Monday, April 29, 2013

Banning neonicotinoids

Good news for the bees!  Europe has banned the use of neonicotinoid pesticides for two years until scientists can show that they are not the culprit behind the collapse of the bee population.  In the US, of course, research into pesticides has been mostly out-sourced to the companies themselves, and although they are obligated to do actual science, they have little incentive to be aggressive or thorough about it. 
Worldwide sales of the pesticides total in the billions of dollars. Two companies that make them in Europe, the German giant Bayer CropScience and Syngenta, a Swiss biochemical company, have said they were willing to finance additional research, but that the current data do not justify a ban.
In the US the EPA was willing to sit on its hands and wait to see if any scientific insights spontaneously developed or whether bees would recover or go extinct.  I have a feeling a ban in Europe will tend to stimulate a greater sense of urgency for the chemical companies and their agricultural clients.  If they think their product is truly safe, then I think they'll want to settle the question sooner rather than later.  If they suspect their product is an epic environmental disaster and they were hoping to kick the day of reckoning down the road, then I expect nothing but lobbying and complaining from them.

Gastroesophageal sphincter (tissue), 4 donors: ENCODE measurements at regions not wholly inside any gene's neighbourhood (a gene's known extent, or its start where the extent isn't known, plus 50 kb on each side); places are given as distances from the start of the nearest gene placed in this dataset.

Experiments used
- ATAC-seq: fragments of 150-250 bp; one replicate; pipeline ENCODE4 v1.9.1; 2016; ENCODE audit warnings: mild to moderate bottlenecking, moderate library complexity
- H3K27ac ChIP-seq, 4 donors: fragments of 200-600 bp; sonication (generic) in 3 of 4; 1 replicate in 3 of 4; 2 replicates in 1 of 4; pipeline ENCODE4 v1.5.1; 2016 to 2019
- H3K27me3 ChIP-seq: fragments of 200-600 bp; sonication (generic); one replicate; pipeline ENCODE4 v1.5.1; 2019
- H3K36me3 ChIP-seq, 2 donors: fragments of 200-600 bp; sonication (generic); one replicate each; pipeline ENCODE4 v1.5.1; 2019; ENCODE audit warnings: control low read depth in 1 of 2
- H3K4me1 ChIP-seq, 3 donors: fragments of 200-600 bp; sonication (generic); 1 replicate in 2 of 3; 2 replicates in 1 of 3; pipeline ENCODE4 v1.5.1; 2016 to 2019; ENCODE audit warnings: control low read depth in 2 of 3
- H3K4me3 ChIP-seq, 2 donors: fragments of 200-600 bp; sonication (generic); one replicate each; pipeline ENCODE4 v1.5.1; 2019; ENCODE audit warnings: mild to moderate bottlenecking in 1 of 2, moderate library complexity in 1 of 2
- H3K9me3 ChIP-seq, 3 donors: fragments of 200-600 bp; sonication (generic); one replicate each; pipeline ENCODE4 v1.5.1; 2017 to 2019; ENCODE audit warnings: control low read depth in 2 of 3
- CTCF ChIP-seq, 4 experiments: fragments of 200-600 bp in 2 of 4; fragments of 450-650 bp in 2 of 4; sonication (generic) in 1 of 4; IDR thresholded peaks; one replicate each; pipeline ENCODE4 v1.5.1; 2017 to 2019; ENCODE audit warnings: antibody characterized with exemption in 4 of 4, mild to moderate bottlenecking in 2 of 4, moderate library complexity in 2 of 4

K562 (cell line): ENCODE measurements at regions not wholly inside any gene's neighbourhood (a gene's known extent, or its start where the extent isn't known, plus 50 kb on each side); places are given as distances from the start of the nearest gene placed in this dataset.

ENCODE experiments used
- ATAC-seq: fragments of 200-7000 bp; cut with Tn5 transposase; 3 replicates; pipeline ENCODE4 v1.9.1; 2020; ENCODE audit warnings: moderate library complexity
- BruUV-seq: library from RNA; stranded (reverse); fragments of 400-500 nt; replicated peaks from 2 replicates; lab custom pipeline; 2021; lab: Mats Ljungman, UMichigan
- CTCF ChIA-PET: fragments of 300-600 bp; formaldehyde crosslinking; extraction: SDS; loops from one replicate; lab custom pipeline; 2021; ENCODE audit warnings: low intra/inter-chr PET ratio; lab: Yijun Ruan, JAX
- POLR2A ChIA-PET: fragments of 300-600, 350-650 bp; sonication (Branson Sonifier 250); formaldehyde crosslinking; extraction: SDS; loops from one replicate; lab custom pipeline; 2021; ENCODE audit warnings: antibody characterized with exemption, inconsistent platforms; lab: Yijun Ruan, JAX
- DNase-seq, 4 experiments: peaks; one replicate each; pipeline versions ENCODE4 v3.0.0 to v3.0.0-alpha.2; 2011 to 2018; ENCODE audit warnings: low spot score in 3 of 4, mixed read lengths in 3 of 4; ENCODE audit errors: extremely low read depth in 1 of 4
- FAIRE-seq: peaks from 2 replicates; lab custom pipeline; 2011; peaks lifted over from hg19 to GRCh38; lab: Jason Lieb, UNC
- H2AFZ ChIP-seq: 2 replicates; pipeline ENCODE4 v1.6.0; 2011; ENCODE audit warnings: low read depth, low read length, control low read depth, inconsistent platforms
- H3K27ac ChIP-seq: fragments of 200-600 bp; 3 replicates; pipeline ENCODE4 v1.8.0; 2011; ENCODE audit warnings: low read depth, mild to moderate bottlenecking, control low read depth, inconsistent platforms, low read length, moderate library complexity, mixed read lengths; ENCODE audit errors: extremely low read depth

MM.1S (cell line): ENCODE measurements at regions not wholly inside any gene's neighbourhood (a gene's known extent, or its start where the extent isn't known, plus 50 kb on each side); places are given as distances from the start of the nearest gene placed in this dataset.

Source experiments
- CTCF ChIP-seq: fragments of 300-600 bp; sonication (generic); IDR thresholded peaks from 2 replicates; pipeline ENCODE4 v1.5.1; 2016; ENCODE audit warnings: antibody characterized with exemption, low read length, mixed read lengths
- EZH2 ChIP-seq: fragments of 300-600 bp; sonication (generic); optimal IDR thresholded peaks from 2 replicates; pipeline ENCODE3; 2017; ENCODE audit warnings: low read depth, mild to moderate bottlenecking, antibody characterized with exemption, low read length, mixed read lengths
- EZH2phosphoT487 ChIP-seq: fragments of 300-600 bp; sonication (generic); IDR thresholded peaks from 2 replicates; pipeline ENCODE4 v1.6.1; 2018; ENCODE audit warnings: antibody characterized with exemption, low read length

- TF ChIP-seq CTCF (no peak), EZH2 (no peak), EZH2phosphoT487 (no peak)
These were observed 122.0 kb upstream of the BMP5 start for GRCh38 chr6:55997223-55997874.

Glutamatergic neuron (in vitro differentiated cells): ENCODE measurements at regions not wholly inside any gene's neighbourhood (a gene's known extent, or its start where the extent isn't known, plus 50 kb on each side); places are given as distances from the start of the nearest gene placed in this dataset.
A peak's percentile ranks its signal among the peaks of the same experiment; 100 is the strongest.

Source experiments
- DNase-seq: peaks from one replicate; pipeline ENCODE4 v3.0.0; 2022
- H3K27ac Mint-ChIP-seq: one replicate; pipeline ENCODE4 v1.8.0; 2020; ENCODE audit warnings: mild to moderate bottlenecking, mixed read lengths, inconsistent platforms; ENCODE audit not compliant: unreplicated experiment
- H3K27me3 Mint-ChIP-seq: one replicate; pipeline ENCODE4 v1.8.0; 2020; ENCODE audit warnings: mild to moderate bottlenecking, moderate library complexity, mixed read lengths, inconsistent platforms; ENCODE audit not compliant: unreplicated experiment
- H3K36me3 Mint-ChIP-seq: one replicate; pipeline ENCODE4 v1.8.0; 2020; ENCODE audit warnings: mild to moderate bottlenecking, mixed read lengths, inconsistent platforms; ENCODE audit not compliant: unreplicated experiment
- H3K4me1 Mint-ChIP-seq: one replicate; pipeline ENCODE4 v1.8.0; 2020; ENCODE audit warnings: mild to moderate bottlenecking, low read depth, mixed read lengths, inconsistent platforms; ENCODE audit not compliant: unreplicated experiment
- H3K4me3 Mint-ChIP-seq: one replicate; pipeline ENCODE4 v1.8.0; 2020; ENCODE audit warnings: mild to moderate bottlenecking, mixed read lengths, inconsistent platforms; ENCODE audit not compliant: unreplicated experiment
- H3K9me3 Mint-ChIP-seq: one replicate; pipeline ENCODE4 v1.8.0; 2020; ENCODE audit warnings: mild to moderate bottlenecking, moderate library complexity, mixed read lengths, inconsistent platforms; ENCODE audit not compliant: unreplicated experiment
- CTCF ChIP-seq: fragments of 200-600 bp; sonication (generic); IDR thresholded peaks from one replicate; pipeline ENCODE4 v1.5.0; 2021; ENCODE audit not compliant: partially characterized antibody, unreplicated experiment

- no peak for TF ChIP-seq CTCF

Europe’s struggle with the question of neonicotinoids and bee health is being closely watched in the United States, where the pesticides are in wide use, and where a bee die-off over the past winter appears to have been one of the worst ever. Beekeepers and environmentalists are suing the Environmental Protection Agency over its approval of the products, which they claim were allowed on the market with inadequate review.
Bees are in short supply.  The Rhode Island Beekeepers Association couldn't fill the orders of everyone who wanted to purchase queens this spring.   I was fortunate to order early and eventually got the three colonies that I ordered.  Two seem to be successfully installed, and the third I'll check on in a few days to see if the queen has been accepted yet.

Now I just have to figure out how to keep them alive until the EPA stirs itself to life.